24 May 2009

It's good to be American outside of London

By and large, Americans are quite welcome in the UK, or at very least well-tolerated. A lot depends on the local saturation level; where there are lots of tourists, or lots of Americas who've settled into local communities (in London's South Kensington area, you can actually find cars with the steering wheel on the left), Americans can find their welcome worn a bit thin, although most Brits are way too polite to be openly hostile. But while London may be a bit fatigued by American tourists (and tourists in general), the smaller towns outside of London are another story. There, especially again where there aren't large American settlements (Surrey, I'm looking at you), there's a lot more open interest in Americans.

It's quite common for locals in these places to ask where you're from and strike up a conversation as soon as they hear you speak, and if they see you on a regular basis they make a point of trying to draw you into a conversation, just so they can hear you. There's a cashier at a local grocer that my wife runs into periodically, and while he's fairly formal with the people ahead of her in the line, he lights up and gets quite chatty when it's her turn (maybe I should be worried). Just recently we went to a farm that had opened itself up to the public during lambing season, and an older gentleman (a vendor selling local sausages) was apparently quite captivated by my exotic accent, going so far as to leave his post at the grill to come over and visit us more where we were eating lunch. We've lived this experience many times, at restaurants, pubs, shops, etc. This has gone a long way in forming our opinion that Brits are actually a pretty warm bunch.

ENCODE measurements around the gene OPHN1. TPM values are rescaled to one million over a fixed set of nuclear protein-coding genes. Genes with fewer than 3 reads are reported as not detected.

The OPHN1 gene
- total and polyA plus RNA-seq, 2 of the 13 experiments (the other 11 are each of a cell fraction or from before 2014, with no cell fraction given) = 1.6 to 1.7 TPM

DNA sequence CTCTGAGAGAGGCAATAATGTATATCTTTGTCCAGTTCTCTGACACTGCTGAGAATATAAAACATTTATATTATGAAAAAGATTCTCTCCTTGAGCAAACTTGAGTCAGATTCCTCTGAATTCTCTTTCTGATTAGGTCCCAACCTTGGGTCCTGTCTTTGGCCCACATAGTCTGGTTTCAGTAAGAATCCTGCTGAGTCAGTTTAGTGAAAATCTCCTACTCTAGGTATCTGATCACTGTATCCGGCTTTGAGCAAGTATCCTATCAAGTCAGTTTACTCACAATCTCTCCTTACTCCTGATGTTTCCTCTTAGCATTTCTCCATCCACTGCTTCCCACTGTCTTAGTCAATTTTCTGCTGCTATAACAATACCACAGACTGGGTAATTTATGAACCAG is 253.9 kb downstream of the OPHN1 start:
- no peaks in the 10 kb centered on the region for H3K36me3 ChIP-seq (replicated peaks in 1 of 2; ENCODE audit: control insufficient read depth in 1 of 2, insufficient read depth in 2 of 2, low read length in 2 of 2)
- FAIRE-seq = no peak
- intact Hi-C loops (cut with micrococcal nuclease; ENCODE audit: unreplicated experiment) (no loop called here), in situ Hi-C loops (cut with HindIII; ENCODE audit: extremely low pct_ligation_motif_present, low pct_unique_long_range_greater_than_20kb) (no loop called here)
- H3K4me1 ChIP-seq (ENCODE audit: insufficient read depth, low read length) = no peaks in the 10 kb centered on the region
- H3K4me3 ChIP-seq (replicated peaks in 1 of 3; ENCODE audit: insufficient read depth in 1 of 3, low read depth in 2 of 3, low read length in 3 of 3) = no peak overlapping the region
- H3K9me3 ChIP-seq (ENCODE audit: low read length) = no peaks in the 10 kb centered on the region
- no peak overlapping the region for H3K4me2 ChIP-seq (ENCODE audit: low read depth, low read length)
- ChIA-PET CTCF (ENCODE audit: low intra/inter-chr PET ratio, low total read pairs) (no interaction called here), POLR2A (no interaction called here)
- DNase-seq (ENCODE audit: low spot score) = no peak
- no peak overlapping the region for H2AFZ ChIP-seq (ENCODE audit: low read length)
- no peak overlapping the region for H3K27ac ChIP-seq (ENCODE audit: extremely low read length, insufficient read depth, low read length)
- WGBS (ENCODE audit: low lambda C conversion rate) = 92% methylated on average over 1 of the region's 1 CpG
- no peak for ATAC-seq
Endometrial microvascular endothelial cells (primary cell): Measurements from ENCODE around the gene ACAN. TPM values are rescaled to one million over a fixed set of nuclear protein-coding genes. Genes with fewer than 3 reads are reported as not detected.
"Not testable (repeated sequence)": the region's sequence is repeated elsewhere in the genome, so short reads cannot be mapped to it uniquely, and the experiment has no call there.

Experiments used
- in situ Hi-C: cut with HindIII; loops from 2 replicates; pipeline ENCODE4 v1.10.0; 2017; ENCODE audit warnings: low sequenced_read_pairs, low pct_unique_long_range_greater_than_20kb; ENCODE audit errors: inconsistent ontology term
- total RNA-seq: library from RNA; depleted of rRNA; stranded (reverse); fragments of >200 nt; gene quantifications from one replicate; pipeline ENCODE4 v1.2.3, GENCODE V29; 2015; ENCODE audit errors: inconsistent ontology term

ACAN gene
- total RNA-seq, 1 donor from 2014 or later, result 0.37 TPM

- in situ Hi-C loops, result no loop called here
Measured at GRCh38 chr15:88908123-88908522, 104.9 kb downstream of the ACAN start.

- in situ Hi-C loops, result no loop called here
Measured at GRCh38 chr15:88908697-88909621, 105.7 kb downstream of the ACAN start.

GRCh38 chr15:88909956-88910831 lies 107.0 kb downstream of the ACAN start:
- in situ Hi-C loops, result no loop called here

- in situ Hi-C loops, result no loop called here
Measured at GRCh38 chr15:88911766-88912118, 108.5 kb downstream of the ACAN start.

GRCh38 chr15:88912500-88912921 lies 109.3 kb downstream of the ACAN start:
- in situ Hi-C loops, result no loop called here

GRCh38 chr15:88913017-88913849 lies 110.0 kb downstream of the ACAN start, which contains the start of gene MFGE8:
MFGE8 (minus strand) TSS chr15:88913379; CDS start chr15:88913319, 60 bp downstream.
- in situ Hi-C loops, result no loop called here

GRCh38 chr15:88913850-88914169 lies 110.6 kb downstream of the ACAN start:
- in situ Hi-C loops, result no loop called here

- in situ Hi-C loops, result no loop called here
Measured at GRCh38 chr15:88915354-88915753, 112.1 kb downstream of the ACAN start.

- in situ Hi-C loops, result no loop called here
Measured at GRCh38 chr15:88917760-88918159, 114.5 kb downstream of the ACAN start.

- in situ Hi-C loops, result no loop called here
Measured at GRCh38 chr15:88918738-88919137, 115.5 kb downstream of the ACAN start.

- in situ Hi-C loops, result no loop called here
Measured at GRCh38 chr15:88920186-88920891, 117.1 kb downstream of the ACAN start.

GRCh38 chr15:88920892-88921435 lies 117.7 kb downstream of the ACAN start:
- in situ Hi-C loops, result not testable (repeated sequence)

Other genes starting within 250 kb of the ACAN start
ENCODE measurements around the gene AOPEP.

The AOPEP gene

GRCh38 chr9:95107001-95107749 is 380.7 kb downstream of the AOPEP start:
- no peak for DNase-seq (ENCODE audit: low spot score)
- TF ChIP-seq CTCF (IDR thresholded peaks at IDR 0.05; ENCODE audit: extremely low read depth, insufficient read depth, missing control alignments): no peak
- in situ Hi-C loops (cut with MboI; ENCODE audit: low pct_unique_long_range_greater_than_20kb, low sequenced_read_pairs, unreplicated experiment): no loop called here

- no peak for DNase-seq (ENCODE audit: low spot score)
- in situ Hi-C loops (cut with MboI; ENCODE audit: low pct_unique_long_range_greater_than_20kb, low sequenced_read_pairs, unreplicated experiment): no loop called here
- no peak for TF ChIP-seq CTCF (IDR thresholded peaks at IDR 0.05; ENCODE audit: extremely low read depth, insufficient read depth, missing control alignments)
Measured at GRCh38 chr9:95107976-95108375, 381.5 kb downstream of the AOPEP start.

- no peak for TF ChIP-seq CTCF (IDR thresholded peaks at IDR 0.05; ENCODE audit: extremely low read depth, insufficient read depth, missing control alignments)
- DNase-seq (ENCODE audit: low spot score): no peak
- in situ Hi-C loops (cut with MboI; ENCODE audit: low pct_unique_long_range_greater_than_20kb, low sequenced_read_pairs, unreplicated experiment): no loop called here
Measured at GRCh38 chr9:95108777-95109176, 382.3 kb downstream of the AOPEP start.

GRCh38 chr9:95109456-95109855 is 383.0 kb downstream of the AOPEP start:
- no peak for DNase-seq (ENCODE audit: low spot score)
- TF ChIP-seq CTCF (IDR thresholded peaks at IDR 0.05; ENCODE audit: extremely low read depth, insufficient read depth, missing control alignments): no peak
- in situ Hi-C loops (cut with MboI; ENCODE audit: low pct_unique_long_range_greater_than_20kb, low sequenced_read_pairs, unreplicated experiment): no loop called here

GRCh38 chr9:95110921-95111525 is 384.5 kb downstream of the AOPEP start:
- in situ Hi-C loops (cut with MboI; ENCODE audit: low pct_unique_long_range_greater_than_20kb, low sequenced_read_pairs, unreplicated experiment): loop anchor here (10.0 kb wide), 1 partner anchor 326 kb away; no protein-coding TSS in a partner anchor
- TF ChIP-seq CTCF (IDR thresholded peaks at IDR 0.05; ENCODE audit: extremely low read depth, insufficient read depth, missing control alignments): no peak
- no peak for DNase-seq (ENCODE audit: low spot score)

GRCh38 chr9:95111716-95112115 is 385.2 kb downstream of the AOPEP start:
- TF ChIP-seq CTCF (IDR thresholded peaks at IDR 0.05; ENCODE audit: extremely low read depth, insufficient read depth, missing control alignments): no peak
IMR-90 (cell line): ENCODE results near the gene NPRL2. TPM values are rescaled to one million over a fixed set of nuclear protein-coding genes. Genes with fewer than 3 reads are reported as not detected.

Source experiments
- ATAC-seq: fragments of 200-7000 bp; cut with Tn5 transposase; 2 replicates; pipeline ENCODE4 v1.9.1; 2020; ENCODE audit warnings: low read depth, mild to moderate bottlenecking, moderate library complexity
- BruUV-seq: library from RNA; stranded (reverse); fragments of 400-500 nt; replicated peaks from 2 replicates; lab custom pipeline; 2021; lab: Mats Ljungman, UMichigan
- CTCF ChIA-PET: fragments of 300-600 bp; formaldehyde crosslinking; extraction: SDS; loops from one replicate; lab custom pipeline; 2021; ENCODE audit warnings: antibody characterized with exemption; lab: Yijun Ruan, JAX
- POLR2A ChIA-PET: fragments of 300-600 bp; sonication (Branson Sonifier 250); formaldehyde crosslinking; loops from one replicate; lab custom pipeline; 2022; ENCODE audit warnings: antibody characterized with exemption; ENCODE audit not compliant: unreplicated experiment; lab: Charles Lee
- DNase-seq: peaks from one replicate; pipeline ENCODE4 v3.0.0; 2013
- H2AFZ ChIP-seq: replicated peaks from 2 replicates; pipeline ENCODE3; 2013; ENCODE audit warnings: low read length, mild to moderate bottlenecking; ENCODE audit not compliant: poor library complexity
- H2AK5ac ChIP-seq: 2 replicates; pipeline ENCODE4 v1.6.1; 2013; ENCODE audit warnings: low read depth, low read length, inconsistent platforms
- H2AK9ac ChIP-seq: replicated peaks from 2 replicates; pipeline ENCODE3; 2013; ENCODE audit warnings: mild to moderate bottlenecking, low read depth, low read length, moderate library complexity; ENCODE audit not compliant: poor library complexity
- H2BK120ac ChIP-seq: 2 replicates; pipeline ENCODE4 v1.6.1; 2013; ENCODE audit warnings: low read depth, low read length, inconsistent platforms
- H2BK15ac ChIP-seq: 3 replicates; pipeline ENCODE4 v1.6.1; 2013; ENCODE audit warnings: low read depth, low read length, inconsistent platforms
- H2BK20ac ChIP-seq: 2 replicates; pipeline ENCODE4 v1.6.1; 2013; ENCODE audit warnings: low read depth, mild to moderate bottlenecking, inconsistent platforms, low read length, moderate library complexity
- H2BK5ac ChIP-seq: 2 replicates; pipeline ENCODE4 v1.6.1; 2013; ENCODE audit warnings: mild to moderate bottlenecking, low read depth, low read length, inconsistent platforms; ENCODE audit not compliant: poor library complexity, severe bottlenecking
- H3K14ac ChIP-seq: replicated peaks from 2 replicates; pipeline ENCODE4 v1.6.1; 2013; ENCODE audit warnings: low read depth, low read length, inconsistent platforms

1. I dunno, Tom. They seem pretty cold to me. Maybe you just have a warmer personality & it brings out the best in them.

  2. I had the same experience. We were mostly in the Birmingham area, and people were wonderfully friendly, without being "cheerleaders" or being nosey on uncalled-for levels. They were amazingly tolerant and helpful the times we got lost or were looking for things that weren't mapped. I'm looking forward to going back long-term!

  3. Elizabeth, I find it hard to believe that anyone would be cold to you. Maybe it's Reading...

  4. Like this post. I have a friend in South Ken who asked me the other day if I thought there was an increasing hostility towards Americans. It surprised me. I had to say I found just the opposite.

    I have had the same experiences as you posted about here. I lived in Whitechapel for a while where being non-British was hardly unusual, but when I moved to Essex I found people much more friendly and interested. Refreshing!